The training to get your concealed carry license is usually minimal, non-personalized in large classes, and not in-depth enough to effectively train you to defend yourself or your family in critical situations. You need to regularly seek out additional one-on-one training from qualified instructors in the classroom and on the Range and then practice and practice again the fundamentals they teach you on your own or with a shooting buddy. This is true just as you exercise to maintain your health. Consider that at the very minimum most police officers have to qualify with their firearms once or twice a year. Also, firearms and concealed carry laws change and improved techniques and philosophies emerge. So I believe you should practice fundamentals of shooting for accuracy with your holster, gear and accessories once a month (or at least 8 times a year) and attend at least one firearms training course per year if possible. Don’t take a chance on missing or forgetting proper techniques and relearning bad habits. Some think because they were raised with a gun, shot tin cans, and went squirrel hunting a lot, that they already have the best firearms knowledge and techniques. The proper grip, stance, sight alignment, sight picture, trigger, breath, and hold controls, and follow-through techniques should be learned and committed to muscle memory from a certified instructor who has updated methods and improved basics, without a need to think about what needs to be done. This may mean unlearning some bad techniques and learning proper ones. This comes with practice, practice, and more practice. Lives may depend on your accuracy, current knowledge, and refined techniques.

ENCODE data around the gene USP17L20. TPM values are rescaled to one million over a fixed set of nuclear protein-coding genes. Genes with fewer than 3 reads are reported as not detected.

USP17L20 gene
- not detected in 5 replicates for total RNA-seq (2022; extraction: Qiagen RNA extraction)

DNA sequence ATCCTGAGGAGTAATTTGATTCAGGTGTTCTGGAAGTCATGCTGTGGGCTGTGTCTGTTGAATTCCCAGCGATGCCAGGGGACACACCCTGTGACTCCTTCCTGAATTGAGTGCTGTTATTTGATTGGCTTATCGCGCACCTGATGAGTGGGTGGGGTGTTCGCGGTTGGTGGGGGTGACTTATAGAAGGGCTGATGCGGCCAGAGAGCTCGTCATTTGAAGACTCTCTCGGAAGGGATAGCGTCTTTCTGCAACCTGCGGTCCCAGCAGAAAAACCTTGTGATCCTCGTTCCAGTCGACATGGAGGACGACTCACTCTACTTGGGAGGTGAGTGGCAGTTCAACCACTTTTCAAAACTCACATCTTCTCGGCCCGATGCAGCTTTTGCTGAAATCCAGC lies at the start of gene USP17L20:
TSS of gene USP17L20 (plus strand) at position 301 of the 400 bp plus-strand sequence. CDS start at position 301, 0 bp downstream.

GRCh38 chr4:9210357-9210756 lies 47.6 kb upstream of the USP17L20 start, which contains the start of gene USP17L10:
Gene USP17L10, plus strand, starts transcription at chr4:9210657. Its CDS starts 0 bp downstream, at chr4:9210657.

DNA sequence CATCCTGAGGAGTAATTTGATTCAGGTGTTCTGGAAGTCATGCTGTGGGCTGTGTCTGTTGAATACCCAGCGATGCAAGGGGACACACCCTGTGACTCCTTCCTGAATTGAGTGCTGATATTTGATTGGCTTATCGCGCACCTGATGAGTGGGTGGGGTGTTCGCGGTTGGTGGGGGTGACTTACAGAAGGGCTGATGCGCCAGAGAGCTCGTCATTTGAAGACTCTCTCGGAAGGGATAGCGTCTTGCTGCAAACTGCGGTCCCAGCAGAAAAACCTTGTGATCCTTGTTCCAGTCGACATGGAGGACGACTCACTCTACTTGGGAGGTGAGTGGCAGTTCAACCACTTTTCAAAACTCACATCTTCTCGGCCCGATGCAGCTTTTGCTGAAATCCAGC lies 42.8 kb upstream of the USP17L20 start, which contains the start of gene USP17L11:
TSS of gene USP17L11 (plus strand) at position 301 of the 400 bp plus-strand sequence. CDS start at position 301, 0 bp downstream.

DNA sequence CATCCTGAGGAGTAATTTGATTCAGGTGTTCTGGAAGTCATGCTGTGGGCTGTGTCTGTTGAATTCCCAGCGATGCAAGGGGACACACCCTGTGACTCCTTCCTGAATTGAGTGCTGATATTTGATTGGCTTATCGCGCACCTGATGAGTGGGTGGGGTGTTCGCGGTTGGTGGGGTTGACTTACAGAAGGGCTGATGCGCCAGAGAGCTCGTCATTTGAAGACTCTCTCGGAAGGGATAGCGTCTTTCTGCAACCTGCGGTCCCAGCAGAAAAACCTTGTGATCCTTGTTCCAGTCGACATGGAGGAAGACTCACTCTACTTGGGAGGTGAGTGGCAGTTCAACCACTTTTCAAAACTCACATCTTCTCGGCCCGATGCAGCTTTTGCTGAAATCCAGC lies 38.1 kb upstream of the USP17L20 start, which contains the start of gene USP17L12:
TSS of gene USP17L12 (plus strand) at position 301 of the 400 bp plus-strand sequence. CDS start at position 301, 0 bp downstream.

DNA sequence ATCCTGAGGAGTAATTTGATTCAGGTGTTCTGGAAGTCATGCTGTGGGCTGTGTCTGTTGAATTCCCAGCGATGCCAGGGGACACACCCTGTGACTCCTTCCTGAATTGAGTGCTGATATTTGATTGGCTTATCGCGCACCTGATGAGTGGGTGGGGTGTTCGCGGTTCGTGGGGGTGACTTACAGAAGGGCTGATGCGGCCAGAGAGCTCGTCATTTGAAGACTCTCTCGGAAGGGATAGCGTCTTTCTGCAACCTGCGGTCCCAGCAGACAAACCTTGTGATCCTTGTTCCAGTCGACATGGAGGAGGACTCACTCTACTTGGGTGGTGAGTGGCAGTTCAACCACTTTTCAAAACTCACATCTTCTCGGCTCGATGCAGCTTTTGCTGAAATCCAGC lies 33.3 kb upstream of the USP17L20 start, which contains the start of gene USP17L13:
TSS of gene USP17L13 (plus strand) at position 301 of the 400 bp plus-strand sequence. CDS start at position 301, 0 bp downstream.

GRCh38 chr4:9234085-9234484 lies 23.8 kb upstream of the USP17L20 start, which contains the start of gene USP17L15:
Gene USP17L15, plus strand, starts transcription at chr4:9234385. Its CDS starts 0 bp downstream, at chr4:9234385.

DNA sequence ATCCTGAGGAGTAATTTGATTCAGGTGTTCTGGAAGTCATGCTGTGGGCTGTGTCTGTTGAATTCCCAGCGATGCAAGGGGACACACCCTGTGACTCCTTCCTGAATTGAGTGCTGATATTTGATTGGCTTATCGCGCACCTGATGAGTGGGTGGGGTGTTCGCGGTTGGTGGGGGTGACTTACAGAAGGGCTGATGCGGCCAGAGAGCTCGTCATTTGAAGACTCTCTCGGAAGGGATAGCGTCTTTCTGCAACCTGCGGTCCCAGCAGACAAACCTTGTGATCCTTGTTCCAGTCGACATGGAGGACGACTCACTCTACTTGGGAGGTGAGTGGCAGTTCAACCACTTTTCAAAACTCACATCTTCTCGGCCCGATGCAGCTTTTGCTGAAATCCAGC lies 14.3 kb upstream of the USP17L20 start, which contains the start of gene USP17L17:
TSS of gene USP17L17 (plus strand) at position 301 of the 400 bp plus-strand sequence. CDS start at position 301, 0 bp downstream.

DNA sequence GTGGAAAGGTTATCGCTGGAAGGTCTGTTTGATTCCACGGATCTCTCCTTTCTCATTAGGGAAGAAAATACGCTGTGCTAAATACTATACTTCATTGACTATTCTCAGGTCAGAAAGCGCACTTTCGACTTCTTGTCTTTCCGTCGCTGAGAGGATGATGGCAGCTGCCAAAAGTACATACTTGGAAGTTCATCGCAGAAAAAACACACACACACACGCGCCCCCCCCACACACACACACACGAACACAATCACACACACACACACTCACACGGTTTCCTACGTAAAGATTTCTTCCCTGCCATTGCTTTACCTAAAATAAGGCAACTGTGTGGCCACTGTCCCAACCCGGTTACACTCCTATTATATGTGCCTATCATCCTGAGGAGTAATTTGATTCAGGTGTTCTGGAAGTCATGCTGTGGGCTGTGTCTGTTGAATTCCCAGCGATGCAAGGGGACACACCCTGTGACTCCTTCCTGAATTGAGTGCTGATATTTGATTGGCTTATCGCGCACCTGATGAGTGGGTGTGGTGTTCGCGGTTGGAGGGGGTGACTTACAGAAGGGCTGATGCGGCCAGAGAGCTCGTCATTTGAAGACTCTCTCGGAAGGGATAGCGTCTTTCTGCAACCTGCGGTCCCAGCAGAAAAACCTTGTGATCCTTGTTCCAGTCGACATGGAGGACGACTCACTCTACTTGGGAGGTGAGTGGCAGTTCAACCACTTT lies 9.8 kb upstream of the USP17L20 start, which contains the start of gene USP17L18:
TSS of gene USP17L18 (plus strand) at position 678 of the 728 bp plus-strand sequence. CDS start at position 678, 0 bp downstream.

Mistake #4 – NOT REGULARLY PRACTICING